# Teaching Math with Clickers: Addressing Misconceptions with Prediction Questions

Continuing my reports from the contributed paper session on teaching with clickers I helped coordinate at the Joint Mathematics Meetings back in January…

“Using Prediction and Classroom Voting via Clickers to Address Students’ Overreliance on the Representativeness Heuristic,” Tami Dashley, University of Texas-El Paso [Slides]

Tami Dashley is a graduate student in math education and a student of Kien Lim, one of the organizers of the contributed paper session. She shared some of her thesis research, an investigation into the connection between classroom voting with clickers and certain misconceptions students have about probability. Her work focuses on the representativeness heuristic, which she defines as “determining the likelihood for events based on how well an outcome represents some aspect of its parent population.”

Tami gave the following example: Suppose you toss a coin six times, getting a sequence of heads (H) and tails (T). Which of the following is more likely to occur: TTHHTH or HTTHHH? Someone using the representativeness heuristic would say that TTHHTH is more likely to occur since it includes an equal amount of heads and tails, just like the coin does. The other option includes more heads than tails, so it would not seem as likely to someone using the representativeness heuristic. Actually, both of those outcomes are equally likely (each occurring with probability 1/64), so the representative heuristic is a misleading one in this example.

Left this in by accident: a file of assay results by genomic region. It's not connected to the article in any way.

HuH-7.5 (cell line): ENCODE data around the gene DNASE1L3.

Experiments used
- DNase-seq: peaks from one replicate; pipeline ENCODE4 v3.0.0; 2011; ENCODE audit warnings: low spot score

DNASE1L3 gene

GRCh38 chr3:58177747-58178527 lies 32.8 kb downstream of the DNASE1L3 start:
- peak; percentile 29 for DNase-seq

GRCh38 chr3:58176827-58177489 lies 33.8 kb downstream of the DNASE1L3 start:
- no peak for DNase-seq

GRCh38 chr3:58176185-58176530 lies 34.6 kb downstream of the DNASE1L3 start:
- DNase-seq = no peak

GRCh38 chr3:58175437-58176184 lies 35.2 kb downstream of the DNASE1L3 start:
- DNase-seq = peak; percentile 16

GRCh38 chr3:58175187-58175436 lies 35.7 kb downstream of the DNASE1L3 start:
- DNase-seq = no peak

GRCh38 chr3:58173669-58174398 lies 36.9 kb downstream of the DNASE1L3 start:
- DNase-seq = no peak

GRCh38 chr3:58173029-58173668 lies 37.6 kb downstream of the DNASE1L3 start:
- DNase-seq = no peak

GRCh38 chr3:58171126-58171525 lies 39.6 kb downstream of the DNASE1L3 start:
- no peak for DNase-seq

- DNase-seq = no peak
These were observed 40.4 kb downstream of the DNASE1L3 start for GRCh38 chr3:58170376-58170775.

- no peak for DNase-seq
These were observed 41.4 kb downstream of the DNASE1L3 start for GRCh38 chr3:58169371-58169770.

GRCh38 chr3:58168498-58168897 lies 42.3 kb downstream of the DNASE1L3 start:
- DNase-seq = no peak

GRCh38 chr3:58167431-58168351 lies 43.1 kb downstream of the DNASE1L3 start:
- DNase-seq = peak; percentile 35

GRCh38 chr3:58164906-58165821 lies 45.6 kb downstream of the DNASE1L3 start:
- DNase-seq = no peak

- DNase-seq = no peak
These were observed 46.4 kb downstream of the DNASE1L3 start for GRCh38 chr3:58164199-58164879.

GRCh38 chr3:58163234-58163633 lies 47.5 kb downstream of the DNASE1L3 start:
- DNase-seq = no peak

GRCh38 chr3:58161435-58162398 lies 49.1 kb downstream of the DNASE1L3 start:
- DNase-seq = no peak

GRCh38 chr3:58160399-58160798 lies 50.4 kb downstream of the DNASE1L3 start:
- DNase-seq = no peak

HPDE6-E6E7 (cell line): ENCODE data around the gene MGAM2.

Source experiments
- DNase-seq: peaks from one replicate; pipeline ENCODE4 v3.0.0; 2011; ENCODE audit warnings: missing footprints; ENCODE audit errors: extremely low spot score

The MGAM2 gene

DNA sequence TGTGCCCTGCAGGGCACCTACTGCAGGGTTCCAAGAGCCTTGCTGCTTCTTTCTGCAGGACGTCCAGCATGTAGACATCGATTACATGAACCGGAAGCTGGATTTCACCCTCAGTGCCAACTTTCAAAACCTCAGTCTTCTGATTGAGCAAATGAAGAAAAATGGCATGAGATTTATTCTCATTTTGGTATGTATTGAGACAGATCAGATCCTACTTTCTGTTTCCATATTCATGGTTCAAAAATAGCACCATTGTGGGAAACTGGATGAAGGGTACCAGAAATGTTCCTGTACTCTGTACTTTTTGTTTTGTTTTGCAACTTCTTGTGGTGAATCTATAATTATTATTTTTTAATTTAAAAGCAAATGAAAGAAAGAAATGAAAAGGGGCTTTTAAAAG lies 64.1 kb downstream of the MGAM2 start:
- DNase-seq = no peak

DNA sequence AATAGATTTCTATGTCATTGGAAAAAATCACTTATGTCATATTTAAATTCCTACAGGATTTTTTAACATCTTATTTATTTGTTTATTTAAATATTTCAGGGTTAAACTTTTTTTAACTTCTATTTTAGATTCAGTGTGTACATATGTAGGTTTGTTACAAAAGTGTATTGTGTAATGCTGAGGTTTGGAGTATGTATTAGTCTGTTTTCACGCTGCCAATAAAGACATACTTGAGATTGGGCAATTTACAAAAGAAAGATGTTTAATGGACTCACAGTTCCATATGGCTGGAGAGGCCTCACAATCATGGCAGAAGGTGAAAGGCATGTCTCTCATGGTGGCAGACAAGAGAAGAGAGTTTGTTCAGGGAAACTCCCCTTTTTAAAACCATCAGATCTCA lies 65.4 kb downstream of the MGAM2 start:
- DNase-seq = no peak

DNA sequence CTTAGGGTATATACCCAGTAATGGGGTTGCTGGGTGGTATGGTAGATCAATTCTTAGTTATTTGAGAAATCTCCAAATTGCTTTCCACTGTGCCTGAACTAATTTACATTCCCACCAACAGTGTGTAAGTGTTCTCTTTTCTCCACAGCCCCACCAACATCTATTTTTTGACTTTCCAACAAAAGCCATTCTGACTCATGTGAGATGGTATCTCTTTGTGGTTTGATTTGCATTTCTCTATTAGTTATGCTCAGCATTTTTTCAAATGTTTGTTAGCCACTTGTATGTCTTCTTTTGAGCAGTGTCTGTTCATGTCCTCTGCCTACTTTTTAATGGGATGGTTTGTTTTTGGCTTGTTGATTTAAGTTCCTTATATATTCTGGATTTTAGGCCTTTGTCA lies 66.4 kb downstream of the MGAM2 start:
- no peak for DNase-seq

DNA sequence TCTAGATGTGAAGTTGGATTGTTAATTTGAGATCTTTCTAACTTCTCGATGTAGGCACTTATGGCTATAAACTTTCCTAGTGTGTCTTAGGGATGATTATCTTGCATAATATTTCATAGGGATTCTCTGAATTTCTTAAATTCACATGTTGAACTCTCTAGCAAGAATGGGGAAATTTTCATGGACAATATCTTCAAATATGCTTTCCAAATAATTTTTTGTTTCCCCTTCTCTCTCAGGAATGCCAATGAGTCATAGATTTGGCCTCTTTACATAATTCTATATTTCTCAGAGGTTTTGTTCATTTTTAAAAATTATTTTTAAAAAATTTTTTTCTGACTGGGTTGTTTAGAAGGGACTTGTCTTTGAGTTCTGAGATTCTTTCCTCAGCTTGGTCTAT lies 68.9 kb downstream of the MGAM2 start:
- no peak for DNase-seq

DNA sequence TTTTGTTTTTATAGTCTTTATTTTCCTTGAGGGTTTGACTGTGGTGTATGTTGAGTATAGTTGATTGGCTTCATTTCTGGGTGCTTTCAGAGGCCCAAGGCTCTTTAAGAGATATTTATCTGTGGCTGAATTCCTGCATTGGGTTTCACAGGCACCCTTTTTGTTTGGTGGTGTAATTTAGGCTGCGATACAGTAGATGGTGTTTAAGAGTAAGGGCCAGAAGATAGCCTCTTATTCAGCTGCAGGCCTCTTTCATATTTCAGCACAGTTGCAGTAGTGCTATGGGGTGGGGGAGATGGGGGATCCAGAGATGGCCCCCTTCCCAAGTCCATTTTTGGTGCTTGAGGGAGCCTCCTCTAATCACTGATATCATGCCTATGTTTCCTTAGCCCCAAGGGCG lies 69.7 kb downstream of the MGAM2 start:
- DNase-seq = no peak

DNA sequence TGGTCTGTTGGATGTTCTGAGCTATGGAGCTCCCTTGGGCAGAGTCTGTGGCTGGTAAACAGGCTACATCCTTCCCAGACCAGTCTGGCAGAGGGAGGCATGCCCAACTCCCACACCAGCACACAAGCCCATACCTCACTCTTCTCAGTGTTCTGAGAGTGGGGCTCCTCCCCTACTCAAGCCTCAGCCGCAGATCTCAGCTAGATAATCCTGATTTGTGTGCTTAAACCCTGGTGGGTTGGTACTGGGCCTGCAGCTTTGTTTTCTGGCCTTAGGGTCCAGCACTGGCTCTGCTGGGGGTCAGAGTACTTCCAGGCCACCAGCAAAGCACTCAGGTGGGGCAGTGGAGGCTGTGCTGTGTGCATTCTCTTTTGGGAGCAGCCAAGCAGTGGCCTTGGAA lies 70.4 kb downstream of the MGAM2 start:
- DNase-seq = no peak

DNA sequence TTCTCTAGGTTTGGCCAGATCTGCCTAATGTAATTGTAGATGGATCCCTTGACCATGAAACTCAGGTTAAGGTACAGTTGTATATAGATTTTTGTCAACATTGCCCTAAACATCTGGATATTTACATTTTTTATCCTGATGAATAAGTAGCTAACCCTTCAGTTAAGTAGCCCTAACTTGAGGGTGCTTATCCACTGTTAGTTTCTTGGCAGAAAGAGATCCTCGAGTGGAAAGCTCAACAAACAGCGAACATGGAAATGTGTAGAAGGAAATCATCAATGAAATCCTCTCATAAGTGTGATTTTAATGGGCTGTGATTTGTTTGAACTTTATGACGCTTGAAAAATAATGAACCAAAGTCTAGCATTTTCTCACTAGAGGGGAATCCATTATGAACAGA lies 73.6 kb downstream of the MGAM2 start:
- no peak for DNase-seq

The issue is that the representativeness heuristic is useful in some cases, but not useful in all cases. The misconception that many students have is that it’s always useful.

How to help students stop over-relying on the representativeness heuristic? Tami has been investigating the use of prediction questions, ones that ask students to predict an outcome or probability without actually computing anything. For example, students might be asked to determine which of several outcomes is most likely to occur. Since students need not be as precise when responding to prediction questions, they have some cognitive processing power freed up to focus on concepts. Clicker questions are a natural match here, since they allow students to commit to their predictions and compare their predictions to those of their peers. Then discussion of the incorrect answer choices provides an opportunity to deal with misconceptions.

Tami conducted her research in a high school setting, using three groups of students. Her “control” group received a lesson exploring the representativeness heuristic that didn’t ask the students to predict any probabilities. A second group was asked several prediction questions but didn’t use clickers to respond to the questions. The third group used clickers to respond to prediction questions during the lesson. Tami used pre- and post-tests to determined the efficacy of these three different lessons.

Tami found that her “control” group did pretty well on the post-test compared to the two experimental groups. However, most of their success came from what she called a “learned response.” In this case, many of the students picked up on the fact that “all of the above outcomes are equally likely” is often the correct answer to questions exploring the representativeness heuristic. (These are what students might call trick questions!) When Tami looked at performance on questions where “all of the above outcomes are equally likely” was, in fact, not the correct answer, the prediction-with-voting group performed better than the control and prediction-only groups.

I was very impressed with Tami’s research design and the subtlety with which she explored student misconceptions in this teaching context. I don’t believe that Tami has published this work yet, but I look forward to reading it when she does.